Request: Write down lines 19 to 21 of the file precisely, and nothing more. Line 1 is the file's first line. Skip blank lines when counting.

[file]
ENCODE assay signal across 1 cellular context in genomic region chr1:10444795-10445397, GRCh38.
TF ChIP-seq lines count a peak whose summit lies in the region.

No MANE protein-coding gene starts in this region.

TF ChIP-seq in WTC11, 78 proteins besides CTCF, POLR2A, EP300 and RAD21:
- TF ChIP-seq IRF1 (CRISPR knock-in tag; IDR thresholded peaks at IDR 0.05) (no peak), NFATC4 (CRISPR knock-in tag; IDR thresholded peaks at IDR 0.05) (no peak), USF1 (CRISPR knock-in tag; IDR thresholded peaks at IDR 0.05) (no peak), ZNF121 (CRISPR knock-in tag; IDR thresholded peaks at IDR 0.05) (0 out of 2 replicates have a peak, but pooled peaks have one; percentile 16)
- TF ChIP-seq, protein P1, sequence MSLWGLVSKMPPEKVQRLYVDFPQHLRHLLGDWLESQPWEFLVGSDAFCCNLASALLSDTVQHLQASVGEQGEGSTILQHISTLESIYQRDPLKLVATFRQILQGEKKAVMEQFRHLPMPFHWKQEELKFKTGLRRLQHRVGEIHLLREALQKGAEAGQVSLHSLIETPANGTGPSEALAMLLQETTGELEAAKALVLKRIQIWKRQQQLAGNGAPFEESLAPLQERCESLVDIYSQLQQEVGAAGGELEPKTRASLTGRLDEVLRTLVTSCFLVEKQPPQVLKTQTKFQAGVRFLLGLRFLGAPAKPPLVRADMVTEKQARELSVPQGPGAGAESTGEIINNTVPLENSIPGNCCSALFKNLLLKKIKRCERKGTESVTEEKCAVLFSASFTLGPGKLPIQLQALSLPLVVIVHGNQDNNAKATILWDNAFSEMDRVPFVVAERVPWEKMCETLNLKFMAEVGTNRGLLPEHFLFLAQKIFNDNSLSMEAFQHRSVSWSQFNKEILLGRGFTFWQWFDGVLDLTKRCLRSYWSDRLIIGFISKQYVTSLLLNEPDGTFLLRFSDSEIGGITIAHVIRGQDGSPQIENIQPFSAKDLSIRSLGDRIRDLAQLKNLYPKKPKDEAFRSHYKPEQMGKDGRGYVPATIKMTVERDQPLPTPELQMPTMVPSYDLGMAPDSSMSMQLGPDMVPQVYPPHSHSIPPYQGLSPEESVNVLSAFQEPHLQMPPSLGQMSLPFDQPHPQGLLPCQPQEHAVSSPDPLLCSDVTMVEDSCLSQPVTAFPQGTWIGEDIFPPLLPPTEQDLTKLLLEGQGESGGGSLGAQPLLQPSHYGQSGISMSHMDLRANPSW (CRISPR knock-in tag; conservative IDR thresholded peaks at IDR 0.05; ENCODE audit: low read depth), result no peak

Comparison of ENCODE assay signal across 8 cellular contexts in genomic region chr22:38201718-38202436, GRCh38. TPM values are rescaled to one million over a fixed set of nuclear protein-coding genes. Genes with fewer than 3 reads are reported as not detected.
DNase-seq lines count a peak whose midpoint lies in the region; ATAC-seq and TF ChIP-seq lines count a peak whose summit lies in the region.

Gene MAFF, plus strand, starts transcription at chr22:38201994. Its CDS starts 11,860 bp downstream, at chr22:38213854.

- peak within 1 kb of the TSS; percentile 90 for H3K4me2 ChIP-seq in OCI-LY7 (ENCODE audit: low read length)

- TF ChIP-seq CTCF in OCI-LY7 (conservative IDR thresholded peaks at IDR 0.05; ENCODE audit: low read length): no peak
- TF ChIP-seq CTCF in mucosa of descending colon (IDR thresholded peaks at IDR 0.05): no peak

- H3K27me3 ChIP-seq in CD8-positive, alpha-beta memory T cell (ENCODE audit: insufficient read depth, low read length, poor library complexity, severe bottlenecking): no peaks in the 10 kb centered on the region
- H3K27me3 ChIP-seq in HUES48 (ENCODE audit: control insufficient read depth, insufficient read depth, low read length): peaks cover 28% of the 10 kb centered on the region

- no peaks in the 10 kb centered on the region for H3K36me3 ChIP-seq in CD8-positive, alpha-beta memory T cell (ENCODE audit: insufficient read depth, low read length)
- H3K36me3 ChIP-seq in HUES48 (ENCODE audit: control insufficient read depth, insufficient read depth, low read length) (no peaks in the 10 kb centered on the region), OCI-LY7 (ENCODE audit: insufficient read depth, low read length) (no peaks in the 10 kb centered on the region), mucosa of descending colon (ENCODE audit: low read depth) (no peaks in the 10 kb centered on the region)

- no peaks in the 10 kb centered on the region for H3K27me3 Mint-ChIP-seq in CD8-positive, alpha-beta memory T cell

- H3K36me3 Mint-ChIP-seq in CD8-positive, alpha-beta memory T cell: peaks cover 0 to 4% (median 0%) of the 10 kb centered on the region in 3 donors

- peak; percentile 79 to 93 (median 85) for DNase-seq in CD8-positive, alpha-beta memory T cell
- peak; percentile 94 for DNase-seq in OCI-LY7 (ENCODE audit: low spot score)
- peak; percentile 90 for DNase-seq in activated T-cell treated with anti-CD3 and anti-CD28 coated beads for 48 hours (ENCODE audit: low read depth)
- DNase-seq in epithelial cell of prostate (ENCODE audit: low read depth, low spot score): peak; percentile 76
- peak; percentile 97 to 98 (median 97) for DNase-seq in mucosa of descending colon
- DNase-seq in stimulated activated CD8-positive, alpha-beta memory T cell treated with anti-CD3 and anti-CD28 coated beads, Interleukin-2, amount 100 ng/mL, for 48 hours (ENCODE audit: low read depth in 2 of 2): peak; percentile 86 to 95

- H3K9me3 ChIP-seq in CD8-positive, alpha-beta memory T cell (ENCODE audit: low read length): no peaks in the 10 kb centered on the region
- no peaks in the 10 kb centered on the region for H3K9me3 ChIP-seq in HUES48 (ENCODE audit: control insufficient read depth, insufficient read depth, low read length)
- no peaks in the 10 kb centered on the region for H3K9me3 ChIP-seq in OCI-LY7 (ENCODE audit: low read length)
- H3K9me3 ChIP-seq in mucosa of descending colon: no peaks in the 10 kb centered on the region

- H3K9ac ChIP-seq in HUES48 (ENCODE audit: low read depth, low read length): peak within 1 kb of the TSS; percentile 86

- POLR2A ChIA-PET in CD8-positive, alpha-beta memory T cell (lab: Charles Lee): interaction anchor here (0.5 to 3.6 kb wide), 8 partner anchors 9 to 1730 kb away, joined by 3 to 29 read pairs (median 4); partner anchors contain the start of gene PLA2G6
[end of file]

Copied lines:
- peak; percentile 79 to 93 (median 85) for DNase-seq in CD8-positive, alpha-beta memory T cell
- peak; percentile 94 for DNase-seq in OCI-LY7 (ENCODE audit: low spot score)
- peak; percentile 90 for DNase-seq in activated T-cell treated with anti-CD3 and anti-CD28 coated beads for 48 hours (ENCODE audit: low read depth)